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Sri Lanka’s Expenditure on COVID-19 Response is Much Lower Than its Regional Peers

According to Ministry of Finance, Sri Lanka has incurred a total of LKR 117.5 billion in 2020 and LKR 53.0 billion during Jan-June of 2021 as expenses on the country’s COVID-19 response.

According to data from the IMF Policy tracker, Sri Lanka’s expenditure on COVID-19 response is much lower than its South Asian peers. Other South Asian countries such as Maldives, India, Afghanistan, Pakistan, and Bangladesh have spent 1.4 percent, 2 percent, 2.1 percent, 3.5 percent and 6.9 percent of their GDP respectively on COVID-19 response as of June 2021. In contrast, Sri Lanka has spent only 0.8 percent of its GDP on the country’s COVID-19 response during the same period. This spending has been attributed to just 0.1 percent of GDP on health sector expenditure and 0.7 percent of GDP on non-health sector expenditure.

However, the severity of the Covid 19 has been mostly similar or even worse for Sri Lanka compared to other South Asian nations. The table below shows the number of COVID-19 cases and deaths per million and the death rate for the above mentioned South Asian countries as reported through data in https://ourworldindata.org/coronavirus

 

Country

Deaths per million

Cases per million

Death rate (Deaths/Cases)

Maldives

          389

      136,526

0.28%

India

           289

       22,037

1.31%

Sri Lanka

           144

        12,099

1.19%

Afghanistan

           125

         3,048

4.10%

Pakistan

            101

         4,339

2.33%

Bangladesh

            88

         5,545

1.59%

Source: Johns Hopkins University COVID-19 data

Details on Covid-19 Expenditure by each country

The Sri Lankan government has allocated up to 0.1 percent of GDP for containment measures, as well as USD 5 million (0.01 percent of GDP) to the SAARC COVID-19 Emergency Fund. Cash transfers to vulnerable groups amounted to around 0.6 percent of GDP in 2020 and around 0.1 percent of GDP as of June 2021.  

In contrast, the COVID-19 responses of some of Sri Lanka’s regional peers were as follows:

  • The government of Maldives increased the amount of funds allocated for the health sector and subsidized 40 percent and 30 percent of civilian’s electricity bills and water bills respectively for the months of April and May. In addition, they also gave special allowances to those who lost their jobs due to COVID-19.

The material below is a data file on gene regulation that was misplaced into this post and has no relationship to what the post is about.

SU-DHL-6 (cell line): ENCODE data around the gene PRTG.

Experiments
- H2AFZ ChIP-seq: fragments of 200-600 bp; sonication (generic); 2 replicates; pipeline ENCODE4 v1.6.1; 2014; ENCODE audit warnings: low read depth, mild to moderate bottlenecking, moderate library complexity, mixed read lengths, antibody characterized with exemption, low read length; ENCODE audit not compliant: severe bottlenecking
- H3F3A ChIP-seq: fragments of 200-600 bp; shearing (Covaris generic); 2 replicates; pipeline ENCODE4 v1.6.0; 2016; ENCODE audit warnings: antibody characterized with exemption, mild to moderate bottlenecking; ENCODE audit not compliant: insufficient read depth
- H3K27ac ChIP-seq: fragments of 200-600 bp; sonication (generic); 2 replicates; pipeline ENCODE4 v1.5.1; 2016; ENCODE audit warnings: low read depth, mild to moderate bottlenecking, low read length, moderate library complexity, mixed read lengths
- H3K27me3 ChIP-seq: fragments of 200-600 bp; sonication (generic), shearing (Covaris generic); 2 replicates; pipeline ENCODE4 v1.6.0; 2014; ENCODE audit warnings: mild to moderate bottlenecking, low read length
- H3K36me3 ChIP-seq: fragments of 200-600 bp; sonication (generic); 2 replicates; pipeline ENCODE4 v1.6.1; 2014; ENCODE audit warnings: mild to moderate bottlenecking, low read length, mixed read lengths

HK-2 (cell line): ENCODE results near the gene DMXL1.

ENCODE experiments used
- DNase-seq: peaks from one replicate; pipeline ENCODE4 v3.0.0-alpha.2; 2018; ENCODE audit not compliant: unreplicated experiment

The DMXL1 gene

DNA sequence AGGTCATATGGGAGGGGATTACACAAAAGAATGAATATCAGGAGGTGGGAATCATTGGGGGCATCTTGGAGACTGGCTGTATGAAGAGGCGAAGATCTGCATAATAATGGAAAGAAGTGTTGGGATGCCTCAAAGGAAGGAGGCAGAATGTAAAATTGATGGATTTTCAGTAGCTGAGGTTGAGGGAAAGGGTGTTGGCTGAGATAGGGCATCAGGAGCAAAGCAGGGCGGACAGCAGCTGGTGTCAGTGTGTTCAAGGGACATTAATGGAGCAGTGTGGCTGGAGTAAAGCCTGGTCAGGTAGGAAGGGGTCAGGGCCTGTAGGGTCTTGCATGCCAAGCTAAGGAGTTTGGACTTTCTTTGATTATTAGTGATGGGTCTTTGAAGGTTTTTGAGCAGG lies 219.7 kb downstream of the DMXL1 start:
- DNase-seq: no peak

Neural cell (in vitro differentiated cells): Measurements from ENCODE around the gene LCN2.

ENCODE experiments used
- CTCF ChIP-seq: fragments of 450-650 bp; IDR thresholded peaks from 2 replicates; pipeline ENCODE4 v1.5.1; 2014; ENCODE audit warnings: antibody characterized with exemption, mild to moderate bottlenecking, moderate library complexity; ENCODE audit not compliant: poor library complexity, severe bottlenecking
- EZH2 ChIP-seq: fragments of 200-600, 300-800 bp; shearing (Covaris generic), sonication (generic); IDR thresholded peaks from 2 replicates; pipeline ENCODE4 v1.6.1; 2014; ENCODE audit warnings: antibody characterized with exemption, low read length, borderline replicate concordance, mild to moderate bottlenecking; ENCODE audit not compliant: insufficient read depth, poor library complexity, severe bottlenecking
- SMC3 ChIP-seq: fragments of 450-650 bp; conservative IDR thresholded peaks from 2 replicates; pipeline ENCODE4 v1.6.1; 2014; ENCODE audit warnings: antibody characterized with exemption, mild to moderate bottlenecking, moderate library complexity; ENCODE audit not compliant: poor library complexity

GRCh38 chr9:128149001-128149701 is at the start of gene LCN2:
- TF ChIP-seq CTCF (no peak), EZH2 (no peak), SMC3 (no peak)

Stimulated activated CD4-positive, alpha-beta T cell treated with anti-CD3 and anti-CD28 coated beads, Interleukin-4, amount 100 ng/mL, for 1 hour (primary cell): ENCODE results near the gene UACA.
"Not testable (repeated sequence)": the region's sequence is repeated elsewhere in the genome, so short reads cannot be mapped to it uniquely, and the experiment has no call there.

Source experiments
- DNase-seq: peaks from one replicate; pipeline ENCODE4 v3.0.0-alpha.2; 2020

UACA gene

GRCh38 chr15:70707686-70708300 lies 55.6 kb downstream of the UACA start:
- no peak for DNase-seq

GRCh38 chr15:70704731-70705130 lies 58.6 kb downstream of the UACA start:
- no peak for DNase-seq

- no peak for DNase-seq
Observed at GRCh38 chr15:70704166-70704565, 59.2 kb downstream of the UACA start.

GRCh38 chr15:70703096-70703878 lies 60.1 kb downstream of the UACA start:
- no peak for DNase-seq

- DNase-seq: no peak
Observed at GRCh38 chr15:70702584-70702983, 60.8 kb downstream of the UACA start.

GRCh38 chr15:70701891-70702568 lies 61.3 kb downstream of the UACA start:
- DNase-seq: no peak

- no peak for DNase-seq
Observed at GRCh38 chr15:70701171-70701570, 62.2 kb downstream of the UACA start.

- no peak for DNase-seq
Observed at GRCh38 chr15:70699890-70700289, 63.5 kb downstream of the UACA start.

• India spent on the following: In-kind items (food; cooking gas) and cash transfers to lower-income households (1.2 percent of GDP), wage support and employment provision to low-wage workers (0.5 percent of GDP) and insurance coverage for workers in the healthcare sector and healthcare infrastructure (0.1 percent of GDP).
     
  • The Afghan government’s expenditure includes spending for urgent health needs, such as establishing testing labs, setting up special wards to boost hospitalization and care capacity and procuring critical medical supplies. From April-June 2020, the government also provided free bread to the poor in Kabul, later extending this to other cities. In May, it waived electricity bills of less than AFN 1,000 (USD 13) for families in Kabul for a period of two months and paid utility bills of the previous two months for 50 percent of households in Kabul. The authorities also rolled out about 0.8 percent of GDP for social assistance under the World Bank-funded REACH program in 2020, with the remaining 0.6 percent of GDP continuing in 2021.
     
  • Pakistan provided a range of cash transfers for the following: PKR 75 billion to 6.2 million daily wage workers, PKR 150 billion to more than 12 million low-income families, PKR 100 billion to support SMEs and the agriculture sector in the form of power bill deferment, bank lending, as well as subsidies and tax incentives.
     
  • In 2020, the Bangladesh government allocated BDT 21.3 billion (approximately USD 250.9 million) under a housing scheme for the homeless, BDT 15 billion (approximately USD 176.7 million) for the poor who faced job losses from the pandemic, BDT 7.5 billion (approximately USD 88.3 million) to provide health insurance for government employees most at risk, and BDT 1 billion (approximately USD 11.8 million) in bonus payments for public health workers treating COVID-19 patients.  In January 2021, the government increased the COVID-19 Emergency Response and Pandemic Preparedness Project costs by BDT 56.6 billion (approximately USD 666.7 million) mostly reflecting the procurement, preservation, and distribution of vaccines.

 

Note: There is a small difference in the figure quoted by the IMF compared to the MoF’s estimate. The MoF’s figure, LKR 170 billion, as a share of 2020’s GDP amounts to 1.1% of GDP. Yet, much less than other South Asian countries used for the comparison.

Sources:

  1. Policy Responses to COVID-19: Policy Tracker, June 2021. https://www.imf.org/en/Topics/imf-and-covid19/Policy-Responses-to-COVID-19
  2. Ministry of Finance Sri Lanka, Mid-Year Fiscal Position Report – 2021
  3. Johns Hopkins University COVID-19 data. COVID-19 Data Explorer - Our World in Data
2021-09-01
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